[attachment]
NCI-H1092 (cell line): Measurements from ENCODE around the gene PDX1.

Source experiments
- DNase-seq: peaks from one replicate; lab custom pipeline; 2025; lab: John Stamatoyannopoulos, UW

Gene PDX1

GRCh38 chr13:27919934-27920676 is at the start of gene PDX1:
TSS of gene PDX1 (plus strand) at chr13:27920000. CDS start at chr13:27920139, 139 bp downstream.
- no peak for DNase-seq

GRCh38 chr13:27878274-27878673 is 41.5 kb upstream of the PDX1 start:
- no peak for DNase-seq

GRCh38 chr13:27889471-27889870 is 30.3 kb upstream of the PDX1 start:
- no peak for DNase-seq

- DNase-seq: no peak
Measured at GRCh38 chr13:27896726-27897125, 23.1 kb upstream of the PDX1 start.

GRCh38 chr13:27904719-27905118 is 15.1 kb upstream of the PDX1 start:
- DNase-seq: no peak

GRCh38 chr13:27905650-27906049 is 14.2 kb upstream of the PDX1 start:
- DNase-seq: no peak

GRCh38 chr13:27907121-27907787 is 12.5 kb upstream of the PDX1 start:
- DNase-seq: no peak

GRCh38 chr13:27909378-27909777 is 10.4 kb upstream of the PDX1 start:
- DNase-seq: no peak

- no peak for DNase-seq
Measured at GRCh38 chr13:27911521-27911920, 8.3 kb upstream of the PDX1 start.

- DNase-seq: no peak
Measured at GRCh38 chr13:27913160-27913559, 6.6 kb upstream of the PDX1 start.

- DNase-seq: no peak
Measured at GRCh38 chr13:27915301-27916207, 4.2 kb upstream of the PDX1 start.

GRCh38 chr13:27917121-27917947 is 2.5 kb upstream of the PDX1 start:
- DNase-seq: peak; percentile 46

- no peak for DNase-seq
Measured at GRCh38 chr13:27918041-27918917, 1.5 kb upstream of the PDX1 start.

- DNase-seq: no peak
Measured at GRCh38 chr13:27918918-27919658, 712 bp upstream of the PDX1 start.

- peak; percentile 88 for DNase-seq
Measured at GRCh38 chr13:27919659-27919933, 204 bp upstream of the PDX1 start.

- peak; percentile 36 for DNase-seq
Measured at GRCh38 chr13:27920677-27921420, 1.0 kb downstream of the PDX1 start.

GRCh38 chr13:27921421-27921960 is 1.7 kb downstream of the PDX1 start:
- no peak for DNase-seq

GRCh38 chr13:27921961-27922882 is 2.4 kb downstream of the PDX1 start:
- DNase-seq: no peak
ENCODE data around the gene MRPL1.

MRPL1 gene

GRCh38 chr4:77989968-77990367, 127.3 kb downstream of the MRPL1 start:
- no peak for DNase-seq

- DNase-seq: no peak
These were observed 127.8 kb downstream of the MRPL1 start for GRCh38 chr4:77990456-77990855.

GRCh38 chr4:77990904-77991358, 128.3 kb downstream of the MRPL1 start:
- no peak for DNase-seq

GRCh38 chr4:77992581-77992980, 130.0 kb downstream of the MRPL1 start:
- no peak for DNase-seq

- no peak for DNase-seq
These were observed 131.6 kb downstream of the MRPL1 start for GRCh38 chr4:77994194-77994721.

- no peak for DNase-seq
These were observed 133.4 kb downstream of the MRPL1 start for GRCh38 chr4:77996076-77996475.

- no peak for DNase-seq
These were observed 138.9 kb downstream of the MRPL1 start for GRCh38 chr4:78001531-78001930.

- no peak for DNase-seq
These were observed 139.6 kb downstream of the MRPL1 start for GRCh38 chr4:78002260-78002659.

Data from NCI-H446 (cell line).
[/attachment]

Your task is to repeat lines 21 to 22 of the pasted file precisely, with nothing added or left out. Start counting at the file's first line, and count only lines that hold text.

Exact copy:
- DNase-seq: no peak

- no peak for DNase-seq